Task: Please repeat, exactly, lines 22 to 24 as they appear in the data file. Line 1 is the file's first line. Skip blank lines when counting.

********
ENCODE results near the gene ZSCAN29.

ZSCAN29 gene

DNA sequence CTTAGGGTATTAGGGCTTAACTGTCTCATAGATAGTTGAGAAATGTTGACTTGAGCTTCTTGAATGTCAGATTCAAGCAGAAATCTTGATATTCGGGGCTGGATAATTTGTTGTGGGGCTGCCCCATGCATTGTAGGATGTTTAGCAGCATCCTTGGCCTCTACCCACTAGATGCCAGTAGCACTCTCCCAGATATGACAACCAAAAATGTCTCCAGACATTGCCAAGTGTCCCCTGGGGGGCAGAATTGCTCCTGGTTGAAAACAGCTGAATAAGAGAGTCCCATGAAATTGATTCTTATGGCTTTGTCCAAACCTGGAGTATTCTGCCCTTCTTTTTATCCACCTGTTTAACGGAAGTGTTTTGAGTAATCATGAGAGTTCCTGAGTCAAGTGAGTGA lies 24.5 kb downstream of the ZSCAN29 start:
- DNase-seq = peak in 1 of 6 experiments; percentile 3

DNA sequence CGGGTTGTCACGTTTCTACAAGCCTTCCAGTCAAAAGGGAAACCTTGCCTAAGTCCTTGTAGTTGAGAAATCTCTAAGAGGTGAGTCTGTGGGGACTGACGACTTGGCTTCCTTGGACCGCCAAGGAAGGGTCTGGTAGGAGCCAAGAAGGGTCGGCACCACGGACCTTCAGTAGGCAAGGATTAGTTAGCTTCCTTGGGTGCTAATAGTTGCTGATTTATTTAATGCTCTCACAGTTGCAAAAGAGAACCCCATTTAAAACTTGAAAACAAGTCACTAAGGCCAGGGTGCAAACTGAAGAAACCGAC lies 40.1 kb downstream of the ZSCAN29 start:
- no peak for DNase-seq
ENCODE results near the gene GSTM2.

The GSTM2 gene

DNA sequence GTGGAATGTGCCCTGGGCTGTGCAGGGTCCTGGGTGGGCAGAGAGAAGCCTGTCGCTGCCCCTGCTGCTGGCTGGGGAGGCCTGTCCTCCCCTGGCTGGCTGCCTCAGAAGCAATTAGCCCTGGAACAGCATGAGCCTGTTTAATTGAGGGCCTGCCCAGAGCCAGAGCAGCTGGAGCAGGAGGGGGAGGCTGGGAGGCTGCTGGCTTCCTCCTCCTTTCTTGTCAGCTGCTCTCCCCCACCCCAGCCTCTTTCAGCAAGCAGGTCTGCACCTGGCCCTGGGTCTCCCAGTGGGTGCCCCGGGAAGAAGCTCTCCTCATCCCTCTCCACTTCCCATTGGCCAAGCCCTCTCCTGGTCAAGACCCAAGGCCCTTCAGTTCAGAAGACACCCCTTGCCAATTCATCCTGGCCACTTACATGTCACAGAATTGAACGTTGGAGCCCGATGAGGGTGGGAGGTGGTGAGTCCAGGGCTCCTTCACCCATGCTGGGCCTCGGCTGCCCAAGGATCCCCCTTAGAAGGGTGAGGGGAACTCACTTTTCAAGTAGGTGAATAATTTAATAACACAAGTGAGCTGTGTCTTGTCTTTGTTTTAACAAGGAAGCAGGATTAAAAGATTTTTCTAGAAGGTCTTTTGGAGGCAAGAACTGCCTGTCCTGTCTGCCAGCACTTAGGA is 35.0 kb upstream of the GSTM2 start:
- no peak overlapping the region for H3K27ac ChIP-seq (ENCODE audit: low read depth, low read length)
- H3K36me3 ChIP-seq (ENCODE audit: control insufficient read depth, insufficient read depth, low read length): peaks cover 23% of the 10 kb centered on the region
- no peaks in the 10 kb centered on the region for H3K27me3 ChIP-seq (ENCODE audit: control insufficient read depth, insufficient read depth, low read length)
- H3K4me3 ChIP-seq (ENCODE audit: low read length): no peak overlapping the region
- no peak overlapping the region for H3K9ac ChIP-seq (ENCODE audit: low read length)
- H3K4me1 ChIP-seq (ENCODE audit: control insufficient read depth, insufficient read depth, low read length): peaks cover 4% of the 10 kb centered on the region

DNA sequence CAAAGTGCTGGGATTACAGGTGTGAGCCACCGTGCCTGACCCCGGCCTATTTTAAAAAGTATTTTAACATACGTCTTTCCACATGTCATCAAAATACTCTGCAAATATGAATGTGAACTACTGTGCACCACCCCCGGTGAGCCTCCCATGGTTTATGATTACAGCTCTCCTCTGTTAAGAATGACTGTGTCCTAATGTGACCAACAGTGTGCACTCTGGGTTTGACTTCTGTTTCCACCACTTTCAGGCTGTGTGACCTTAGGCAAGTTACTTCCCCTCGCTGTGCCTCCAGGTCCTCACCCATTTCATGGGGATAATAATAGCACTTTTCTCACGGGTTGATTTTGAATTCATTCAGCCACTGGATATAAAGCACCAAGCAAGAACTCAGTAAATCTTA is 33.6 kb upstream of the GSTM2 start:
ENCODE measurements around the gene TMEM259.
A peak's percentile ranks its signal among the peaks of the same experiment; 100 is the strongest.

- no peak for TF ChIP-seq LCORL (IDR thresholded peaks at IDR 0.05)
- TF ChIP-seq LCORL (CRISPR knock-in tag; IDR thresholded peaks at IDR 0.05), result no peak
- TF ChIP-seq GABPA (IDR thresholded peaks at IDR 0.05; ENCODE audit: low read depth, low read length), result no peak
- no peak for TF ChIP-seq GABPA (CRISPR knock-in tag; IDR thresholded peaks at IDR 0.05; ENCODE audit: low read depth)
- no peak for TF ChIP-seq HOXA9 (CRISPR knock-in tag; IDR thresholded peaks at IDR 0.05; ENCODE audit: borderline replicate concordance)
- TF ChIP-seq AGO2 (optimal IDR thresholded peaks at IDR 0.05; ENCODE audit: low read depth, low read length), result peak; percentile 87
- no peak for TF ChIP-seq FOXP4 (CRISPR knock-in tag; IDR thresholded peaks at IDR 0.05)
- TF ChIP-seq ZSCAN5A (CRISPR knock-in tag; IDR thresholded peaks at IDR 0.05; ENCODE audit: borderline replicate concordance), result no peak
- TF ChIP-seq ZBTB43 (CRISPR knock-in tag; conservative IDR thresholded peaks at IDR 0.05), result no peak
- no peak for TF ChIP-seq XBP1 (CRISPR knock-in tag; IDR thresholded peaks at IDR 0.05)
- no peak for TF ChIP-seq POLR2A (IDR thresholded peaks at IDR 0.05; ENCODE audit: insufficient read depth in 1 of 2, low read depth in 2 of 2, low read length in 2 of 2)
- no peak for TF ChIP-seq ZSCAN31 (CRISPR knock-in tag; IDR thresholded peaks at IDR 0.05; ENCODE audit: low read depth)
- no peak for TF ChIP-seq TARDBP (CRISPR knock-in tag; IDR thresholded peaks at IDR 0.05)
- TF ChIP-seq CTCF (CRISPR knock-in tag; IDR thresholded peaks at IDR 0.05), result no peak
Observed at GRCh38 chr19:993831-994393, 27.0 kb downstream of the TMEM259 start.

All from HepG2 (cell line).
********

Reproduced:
- no peak for TF ChIP-seq GABPA (CRISPR knock-in tag; IDR thresholded peaks at IDR 0.05; ENCODE audit: low read depth)
- no peak for TF ChIP-seq HOXA9 (CRISPR knock-in tag; IDR thresholded peaks at IDR 0.05; ENCODE audit: borderline replicate concordance)
- TF ChIP-seq AGO2 (optimal IDR thresholded peaks at IDR 0.05; ENCODE audit: low read depth, low read length), result peak; percentile 87